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10 Ways to Boost Your Energy

10 Ways to Boost Your Energy“Energy is your most precious resource,” writes Susannah Seton in the introduction of Everyday Energy Boosters: 365 Tips and Tricks to Help You Feel Like a Million Bucks, co-written with Sondra Kornblatt.

“Without it, you simply go through the motions of your life.” With energy, she notes, we’re able to engage in our work and relationships, and bask in the joy of being alive, “our birthright.”

Throughout the day our energy naturally ebbs and flows. Seton and Kornblatt cite Robert E. Thayer’s book Calm Energy, in which he explains that energy tends to follow this pattern: it’s low when you wake up; rises in late morning or early afternoon; declines in the afternoon; sometimes it slightly rises in the early evening; and it keeps dropping until bedtime.

So it’s understandable — and natural — that your energy dips during the day. However, there are strategies you can apply to enhance your energy. Here are 10 ways from Seton and Kornblatt’s book Everyday Energy Boosters.

1. Examine your fatigue.

The authors share a tip from Debra Waterhouse’s book Outsmarting Female Fatigue. Ask yourself: “What is my fatigue trying to tell me?” Then respond to this need.

2. Practice “square” breathing.

According to Seton and Kornblatt, square breathing is “a simple way to get the most from your breath.” It helps you focus and ease energy-draining anxiety. It’s called a square because it’s divided into four parts: inhale, hold, exhale, and hold, for the same amount of time.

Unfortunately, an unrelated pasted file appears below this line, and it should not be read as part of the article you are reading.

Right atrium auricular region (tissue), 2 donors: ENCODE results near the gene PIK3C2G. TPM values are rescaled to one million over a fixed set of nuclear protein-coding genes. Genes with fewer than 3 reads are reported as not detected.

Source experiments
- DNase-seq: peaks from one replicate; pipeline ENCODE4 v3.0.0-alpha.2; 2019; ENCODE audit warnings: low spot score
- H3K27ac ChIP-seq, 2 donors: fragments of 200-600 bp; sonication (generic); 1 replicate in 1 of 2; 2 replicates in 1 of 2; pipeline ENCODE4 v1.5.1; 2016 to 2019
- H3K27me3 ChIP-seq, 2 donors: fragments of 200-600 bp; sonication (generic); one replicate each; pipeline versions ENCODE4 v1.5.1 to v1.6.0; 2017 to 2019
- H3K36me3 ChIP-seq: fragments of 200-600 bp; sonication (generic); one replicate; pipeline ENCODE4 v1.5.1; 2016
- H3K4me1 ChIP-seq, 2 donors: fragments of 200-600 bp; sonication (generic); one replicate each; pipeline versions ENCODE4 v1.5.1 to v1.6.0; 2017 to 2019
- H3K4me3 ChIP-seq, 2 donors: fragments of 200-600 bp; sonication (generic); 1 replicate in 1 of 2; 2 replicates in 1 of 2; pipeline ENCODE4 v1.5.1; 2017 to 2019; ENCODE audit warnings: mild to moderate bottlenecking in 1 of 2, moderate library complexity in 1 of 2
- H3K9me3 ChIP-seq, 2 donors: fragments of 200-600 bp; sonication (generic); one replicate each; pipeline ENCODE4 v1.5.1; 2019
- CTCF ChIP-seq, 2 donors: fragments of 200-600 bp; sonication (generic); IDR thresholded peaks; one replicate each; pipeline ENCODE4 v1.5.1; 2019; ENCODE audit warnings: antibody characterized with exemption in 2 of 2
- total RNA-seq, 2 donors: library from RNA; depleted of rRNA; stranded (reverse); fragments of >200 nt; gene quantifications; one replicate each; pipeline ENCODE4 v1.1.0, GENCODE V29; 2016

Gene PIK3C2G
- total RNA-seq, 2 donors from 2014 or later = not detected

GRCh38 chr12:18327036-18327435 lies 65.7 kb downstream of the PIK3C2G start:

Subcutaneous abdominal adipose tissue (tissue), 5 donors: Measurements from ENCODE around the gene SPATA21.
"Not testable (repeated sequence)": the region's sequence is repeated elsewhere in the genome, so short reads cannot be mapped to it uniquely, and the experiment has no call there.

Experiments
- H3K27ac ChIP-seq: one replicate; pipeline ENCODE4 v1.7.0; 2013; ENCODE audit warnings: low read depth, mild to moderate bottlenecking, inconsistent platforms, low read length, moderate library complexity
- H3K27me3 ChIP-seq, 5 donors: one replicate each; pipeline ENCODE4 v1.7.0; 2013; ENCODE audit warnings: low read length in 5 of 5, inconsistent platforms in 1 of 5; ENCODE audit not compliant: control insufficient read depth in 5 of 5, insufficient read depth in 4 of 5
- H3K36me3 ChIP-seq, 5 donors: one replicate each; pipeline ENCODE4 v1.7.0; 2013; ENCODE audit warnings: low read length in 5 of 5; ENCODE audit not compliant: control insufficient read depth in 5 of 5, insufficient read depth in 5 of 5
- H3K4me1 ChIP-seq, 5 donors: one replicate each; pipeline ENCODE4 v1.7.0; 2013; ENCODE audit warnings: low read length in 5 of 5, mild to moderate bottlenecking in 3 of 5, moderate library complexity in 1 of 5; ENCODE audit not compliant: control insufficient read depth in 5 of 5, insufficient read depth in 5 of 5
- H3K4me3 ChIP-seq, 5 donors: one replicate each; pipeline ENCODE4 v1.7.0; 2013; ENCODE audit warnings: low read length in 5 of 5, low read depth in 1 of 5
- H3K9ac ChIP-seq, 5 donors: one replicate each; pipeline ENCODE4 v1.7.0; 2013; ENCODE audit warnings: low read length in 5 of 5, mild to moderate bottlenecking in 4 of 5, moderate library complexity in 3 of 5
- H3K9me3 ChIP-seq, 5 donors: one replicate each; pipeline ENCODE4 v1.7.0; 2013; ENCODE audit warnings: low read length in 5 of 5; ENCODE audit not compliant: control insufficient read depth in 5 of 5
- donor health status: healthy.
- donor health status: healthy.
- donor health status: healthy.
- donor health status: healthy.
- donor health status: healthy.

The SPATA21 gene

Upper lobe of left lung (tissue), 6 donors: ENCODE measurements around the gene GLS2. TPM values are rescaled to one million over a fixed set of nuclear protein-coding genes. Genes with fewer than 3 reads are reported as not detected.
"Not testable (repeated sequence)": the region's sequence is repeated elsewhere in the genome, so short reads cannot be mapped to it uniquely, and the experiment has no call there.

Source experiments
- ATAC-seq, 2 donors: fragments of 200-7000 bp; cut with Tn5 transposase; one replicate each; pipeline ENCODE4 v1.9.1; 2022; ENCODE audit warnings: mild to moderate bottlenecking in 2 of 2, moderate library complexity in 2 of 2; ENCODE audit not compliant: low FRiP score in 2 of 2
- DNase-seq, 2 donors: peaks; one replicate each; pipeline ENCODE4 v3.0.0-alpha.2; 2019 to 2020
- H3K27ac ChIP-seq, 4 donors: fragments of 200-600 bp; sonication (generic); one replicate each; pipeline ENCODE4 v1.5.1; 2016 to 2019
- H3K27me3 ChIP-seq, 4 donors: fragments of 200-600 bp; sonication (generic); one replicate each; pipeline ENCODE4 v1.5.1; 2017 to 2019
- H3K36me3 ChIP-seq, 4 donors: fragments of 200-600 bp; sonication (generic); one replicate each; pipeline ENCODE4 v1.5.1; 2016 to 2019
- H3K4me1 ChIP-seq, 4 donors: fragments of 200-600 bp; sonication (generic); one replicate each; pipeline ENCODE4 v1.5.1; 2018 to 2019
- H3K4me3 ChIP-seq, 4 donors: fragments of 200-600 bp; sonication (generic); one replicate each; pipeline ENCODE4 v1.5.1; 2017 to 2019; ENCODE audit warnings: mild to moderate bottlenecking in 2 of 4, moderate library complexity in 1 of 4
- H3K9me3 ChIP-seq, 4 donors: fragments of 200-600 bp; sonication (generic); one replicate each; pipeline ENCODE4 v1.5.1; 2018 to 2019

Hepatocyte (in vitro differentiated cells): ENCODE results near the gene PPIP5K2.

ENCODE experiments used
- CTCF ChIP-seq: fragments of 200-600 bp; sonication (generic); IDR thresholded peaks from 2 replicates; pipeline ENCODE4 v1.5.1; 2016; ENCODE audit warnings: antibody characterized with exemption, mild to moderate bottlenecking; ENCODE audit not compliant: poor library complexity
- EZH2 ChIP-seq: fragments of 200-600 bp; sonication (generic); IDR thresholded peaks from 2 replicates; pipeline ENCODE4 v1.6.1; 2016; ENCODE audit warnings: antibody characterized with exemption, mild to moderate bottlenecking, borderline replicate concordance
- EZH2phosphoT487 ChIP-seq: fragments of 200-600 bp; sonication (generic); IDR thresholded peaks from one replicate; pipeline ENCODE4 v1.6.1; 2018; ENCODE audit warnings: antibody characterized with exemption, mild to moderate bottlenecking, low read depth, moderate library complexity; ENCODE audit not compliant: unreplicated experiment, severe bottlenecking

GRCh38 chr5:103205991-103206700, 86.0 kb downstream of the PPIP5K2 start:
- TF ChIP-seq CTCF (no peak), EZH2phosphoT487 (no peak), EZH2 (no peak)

Here’s an example: inhale (one, two, three); hold your breath in (one, two, three); exhale (one, two, three); and hold your breath out (one, two, three). Repeat this several times.

3. Focus on what you can control.

We may get depleted because we try to control what in reality we can’t control — such as other people. Remember you can’t control whether someone listens to you, likes you or changes their unhealthy ways.

However, you can control yourself. You can control your attitude and actions. You can control whether you’re open to others, whether you listen to them and whether you extend your respect.

The authors suggest asking: “Whom do I need to give up trying to control to gain energy for the things I can influence?”

4. Savor downtime.

Everyone needs downtime, which helps us replenish energy. But many of us feel guilty when we’re trying to relax. The authors cite a tip from Washington Post advice columnist Carolyn Hax. She suggests writing downtime, such as “Lie on couch,” on your to-do list. Then cross it off when you’re done.

5. Try a hip opener.

The authors suggest a simple version of a yoga hip opener. They write:

“Sit on the front edge of your chair, feet on the floor. Use your abdominal muscles to create a long, tall back. Let your head float upward. Place one ankle on top of the opposite knee, forming a triangle with your thighs and calf. Inhale, lengthen, and slowly lean forward and extend out in front. Lead with your heart, keeping your neck and back long. Let your arms hang down at your sides or rest on your open knee, deepening the stretch.”